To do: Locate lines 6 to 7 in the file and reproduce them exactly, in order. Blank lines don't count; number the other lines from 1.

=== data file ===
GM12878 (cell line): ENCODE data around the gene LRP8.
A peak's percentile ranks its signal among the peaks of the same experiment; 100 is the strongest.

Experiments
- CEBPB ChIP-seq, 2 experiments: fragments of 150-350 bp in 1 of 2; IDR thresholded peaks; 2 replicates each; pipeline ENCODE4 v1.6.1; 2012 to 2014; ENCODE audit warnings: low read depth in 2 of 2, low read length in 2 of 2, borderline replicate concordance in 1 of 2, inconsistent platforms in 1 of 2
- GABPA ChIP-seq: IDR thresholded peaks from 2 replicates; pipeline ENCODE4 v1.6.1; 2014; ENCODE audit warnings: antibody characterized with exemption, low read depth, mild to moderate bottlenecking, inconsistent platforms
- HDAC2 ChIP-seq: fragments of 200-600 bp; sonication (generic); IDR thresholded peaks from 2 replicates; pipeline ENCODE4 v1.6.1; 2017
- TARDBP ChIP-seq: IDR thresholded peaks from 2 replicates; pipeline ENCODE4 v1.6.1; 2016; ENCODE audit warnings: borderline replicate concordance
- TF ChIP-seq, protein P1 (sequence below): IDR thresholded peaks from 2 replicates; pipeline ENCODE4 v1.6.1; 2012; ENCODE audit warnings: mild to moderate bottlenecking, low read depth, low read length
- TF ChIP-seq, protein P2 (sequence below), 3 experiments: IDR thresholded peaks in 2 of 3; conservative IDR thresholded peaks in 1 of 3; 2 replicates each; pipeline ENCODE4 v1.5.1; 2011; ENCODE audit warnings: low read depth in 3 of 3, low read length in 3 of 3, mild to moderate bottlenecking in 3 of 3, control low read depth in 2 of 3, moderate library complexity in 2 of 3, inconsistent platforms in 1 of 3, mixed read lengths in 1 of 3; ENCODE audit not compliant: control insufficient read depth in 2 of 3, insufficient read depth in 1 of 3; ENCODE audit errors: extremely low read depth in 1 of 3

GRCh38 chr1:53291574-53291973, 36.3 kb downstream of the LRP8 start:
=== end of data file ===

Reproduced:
- HDAC2 ChIP-seq: fragments of 200-600 bp; sonication (generic); IDR thresholded peaks from 2 replicates; pipeline ENCODE4 v1.6.1; 2017
- TARDBP ChIP-seq: IDR thresholded peaks from 2 replicates; pipeline ENCODE4 v1.6.1; 2016; ENCODE audit warnings: borderline replicate concordance